Law academic attends World Catholic Education congress in Vatican City

Dr Joan Squelch attended the World Congress on Catholic Education – ‘Educating Today and Tomorrow. A Renewing Passion’ at the Vatican City and Castel Gandolfo

10 December 2015

Exploring religious education and the law was behind a recent visit to the Vatican City by Dr Joan Squelch, an Associate Professor in The University of Notre Dame Australia’s School of Law, Fremantle.

Dr Squelch chaired a session on Church and State relations at the World Congress on Catholic Education – ‘Educating Today and Tomorrow. A Renewing Passion’ at the Vatican City and Castel Gandolfo.

Dr Squelch, a specialist in the area of education law, attended the World Congress by invitation of the European Association for Education Law and Policy (ELA). The ELA sessions focused on a number of key issues relating to the right to education, the right to religious freedom, religious education in public and private schools, secularism and pluralism, church – state relations, and the many legal challenges facing Catholic schools and universities in a global context.

“It was an honour for me to chair a session and facilitate a dynamic discussion on church/state relations in education that included interesting and thought-provoking papers by presenters from the USA, Hungry, Estonia, Greece and Russia,” Dr Squelch said.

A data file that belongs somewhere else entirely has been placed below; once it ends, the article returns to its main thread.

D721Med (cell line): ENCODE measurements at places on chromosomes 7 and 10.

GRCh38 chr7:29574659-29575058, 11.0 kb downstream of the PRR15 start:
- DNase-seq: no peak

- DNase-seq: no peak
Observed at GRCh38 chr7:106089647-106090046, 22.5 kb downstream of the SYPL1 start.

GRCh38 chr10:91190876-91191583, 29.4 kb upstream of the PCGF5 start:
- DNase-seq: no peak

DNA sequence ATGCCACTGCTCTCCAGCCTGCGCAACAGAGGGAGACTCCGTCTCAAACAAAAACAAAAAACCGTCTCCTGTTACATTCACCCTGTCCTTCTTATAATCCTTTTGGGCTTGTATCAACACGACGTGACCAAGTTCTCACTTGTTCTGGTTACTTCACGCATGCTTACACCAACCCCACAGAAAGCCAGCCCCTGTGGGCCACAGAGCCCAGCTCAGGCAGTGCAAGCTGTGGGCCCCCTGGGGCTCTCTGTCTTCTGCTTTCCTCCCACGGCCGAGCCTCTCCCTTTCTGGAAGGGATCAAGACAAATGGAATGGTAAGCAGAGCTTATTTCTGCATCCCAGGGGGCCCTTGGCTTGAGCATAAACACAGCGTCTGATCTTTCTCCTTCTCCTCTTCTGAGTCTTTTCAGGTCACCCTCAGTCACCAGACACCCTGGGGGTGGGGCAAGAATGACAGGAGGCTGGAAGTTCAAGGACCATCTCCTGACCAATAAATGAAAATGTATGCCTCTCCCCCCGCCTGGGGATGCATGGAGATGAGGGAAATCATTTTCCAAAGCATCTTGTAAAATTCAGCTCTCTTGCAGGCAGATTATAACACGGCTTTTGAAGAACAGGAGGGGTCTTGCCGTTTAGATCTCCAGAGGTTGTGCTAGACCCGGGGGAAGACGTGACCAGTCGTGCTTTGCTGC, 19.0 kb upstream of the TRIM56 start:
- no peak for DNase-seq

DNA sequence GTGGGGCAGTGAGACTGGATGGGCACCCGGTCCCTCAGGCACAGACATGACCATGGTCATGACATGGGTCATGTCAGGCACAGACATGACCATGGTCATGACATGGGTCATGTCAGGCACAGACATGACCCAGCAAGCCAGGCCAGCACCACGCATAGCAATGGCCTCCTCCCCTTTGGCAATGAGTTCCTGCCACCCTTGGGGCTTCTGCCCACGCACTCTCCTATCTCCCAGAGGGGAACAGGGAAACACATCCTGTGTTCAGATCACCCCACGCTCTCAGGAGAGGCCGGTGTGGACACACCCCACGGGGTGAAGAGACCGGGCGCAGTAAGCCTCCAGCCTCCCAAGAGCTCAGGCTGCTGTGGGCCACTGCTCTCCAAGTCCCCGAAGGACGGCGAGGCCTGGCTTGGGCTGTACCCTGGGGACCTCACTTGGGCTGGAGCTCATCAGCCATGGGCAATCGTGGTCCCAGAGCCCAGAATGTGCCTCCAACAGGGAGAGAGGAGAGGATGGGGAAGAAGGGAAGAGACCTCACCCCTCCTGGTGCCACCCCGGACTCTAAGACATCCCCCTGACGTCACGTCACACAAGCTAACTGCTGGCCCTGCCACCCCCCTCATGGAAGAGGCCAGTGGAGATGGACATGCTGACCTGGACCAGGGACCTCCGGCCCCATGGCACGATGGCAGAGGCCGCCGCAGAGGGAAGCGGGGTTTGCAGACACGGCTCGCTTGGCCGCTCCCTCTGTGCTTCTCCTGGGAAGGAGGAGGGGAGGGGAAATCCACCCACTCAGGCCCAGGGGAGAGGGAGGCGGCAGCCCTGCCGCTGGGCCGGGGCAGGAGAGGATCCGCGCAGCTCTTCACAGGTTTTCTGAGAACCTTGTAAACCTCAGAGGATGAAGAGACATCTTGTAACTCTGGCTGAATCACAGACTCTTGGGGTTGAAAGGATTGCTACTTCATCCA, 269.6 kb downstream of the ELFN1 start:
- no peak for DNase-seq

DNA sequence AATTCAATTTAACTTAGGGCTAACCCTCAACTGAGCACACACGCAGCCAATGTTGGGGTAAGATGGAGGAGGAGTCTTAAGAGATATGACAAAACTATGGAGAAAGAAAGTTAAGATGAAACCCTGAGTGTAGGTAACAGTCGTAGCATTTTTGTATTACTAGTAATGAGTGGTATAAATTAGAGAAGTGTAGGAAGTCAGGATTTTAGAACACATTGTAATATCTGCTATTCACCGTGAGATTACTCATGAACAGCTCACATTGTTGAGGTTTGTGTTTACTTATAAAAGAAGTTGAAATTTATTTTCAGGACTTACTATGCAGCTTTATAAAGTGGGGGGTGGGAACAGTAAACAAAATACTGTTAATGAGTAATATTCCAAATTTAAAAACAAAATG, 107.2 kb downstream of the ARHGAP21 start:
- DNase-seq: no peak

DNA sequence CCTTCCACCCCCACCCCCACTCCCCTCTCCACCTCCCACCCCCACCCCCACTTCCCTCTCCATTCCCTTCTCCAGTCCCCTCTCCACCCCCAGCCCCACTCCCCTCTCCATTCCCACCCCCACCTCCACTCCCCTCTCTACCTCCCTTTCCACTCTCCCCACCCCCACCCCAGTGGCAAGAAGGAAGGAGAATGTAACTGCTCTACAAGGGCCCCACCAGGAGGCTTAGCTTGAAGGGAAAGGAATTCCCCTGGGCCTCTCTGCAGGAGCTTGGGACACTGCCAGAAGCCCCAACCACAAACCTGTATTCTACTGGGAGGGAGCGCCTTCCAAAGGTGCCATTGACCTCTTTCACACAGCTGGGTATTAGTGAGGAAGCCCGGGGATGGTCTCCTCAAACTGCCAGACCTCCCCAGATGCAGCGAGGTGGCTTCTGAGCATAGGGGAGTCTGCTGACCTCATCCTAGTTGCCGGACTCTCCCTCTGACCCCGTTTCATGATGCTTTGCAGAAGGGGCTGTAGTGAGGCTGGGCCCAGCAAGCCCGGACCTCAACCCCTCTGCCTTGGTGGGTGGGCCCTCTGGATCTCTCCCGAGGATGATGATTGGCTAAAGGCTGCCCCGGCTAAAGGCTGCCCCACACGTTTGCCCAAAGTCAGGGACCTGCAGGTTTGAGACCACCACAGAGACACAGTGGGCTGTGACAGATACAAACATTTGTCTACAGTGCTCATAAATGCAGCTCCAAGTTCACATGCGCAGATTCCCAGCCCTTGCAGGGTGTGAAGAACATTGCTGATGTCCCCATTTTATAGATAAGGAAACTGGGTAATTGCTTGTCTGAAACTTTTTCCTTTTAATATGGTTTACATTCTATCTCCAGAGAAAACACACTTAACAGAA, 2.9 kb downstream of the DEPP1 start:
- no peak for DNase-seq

The Catholic Education Congress, organised by the Congregation for Catholic Education, celebrated the 50th anniversary of the Second Vatican Council’s Declaration Gravissimum Educationis and the 25th anniversary of the Apostolic Constitution Ex Corde Ecclesiae.

The Congress provided an opportunity to reflect on these two seminal documents and to consider guidelines and recommendations to meet new challenges. A main object of the Congress was to provide Catholic schools, universities and educational institutions a ‘space for dialogue and debate on the challenges that the contemporary educational crisis poses to society, to educational systems, and to the Church’.

The extensive program presented over four days covered diverse international and comparative topics on education in Catholic schools and universities. Presentations also provided commentary and analysis on responses to an international survey on current challenges for Catholic schools and universities in the world today. The survey is part of the Instrumentum Laboris ‘Educating Today and Tomorrow. A Renewing Passion’ published in 2014, which formed the context for the Congress.

“A highlight of the Congress and a very moving experience was attending the closing session at which Pope Francis engaged in interviews and dialogue with delegates,” Dr Squelch said.

“It was also an immense privilege and humbling experience to attend several special private masses with friends from the Catholic Education Commission WA and Catholic Education WA that were conducted by Bishop Gerard Holohan of Bunbury, in the most beautiful and awe-inspiring chapels in the grottos of St Peter’s Basilica.”

Leigh Dawson: Tel (08) 9433 0569; Mob 0405 441 093;